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I just started my MA, and I'm not feeling much of this imposter syndrome that I have heard so much about. The coursework seems about the same as it did in undergrad for me, because I actually did all of the work in undergrad. 

 

The only thing I feel incompetent about is that I'm somehow missing something and not getting everything done that I need to (even though I'm following instructions and using the syllabi). It's only the second week, and I have already read 4 chapters of the DSM 5 and 3 chapters of another textbook, and written two 5 page papers.

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It really depends on your program.  I never had any issues with feeling like an imposter in my MS.  I have, however, sometimes wondered why I got admitted versus someone else to my current program.

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  • 2 weeks later...

As far as I can tell (and this definitely may vary with your own experiences) a lot of that may have to do with the difference in culture between terminal Masters  and PhD programs. Most people I've met who tend suffer from impostor syndrome (myself included) tend to follow more research-oriented career trajectories.

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I feel like an impostor because I was rejected by every programme I applied to except for the #1 program in the world for my field :|

However, they sent us some readings we have to get done for the induction weekend and for one specific one they said "it's important to read this, even though it's a difficult read" (paraphrasing) and... it was a very easy text. This really put the feelings of impostor-ness into perspective!

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  • 3 weeks later...

I kind of get the feeling but I don't.  It's more of a feeling that I'm missing something, not that I'm somehow a fraud.  Everyone else in my cohort appears to be busting their balls, and even my office mates are running around working like hell, and here I am with my max 2 page proposal due at the end of October twiddling my thumbs.  My supervisor advised me to take it easy this semester since all of my TA hours are first semester, but I still feel like I could be doing something else.  So I guess I'll get my independent reading course all squared away and my topic locked down for next term and start writing my SSHRC/NSERC drafts.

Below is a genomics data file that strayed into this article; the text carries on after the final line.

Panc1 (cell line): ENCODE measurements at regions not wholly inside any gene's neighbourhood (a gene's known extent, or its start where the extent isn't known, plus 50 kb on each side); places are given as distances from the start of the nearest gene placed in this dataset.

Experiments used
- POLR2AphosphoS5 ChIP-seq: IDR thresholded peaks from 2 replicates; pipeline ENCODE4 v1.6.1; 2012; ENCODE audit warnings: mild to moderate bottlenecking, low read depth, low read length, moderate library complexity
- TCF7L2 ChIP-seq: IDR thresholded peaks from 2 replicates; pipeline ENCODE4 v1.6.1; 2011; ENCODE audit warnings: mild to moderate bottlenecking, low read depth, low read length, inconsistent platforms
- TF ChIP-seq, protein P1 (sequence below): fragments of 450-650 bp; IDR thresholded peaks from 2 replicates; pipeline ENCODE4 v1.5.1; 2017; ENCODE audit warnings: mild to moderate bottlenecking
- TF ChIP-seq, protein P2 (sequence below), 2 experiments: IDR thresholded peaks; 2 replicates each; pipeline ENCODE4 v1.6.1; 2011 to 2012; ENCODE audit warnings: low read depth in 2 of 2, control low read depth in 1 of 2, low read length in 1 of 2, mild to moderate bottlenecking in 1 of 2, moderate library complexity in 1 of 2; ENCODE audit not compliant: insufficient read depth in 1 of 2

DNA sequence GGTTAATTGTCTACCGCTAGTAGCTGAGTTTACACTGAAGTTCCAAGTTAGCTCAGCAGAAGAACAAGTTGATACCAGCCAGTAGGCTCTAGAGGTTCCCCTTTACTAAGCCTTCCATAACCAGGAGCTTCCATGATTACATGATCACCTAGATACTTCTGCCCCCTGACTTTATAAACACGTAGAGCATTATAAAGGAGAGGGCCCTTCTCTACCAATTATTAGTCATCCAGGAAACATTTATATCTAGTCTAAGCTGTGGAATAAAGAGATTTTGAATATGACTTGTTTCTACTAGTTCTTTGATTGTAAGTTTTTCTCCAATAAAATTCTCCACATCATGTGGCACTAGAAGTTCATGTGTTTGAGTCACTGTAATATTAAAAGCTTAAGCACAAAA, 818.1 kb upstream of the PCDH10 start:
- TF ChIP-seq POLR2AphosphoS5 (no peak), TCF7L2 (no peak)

Am I missing something, or was grad school overhyped as very difficult?

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  • 3 weeks later...

I kind of get the feeling but I don't.  It's more of a feeling that I'm missing something, not that I'm somehow a fraud.  Everyone else in my cohort appears to be busting their balls, and even my office mates are running around working like hell, and here I am with my max 2 page proposal due at the end of October twiddling my thumbs.  My supervisor advised me to take it easy this semester since all of my TA hours are first semester, but I still feel like I could be doing something else.  So I guess I'll get my independent reading course all squared away and my topic locked down for next term and start writing my SSHRC/NSERC drafts.

 

Am I missing something, or was grad school overhyped as very difficult?

Difficulty varies from semester to semester. There really is an ebb and flow to it.  If you focus on having a good work/life balance you may find yourself doing better than other students in the program who haven't learned that valuable skill.  Grad school is preparing many of us for academia, and in R1 institutions we will have very similar demands on our time (just shaped differently), so learning how to make research/studying work for you will in the end be invaluable.

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  • 3 weeks later...

I definitely get it! I am finishing my MA currently and applying to PhD programs and have mostly gotten over my 'imposter syndrome' but especially at the beginning of my MA program --  I felt like my undergraduate Honours supervisor helped me so much - editing, advice, etc. that I had somehow tricked my graduate school into thinking I could do an MA when I really had no idea what I was doing! 

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  • 4 weeks later...

I just started my MA, and I'm not feeling much of this imposter syndrome that I have heard so much about. The coursework seems about the same as it did in undergrad for me, because I actually did all of the work in undergrad. 

In general, those who suffer from imposter syndrome feel as if their acceptance into a program was by mistake, someone sneezed as they were reaching for the reject button and accidentally hit accept as a result.  They feel inadequate; not like they don't belong but more like they shouldn't belong.  

 

You sound like an overachiever.  

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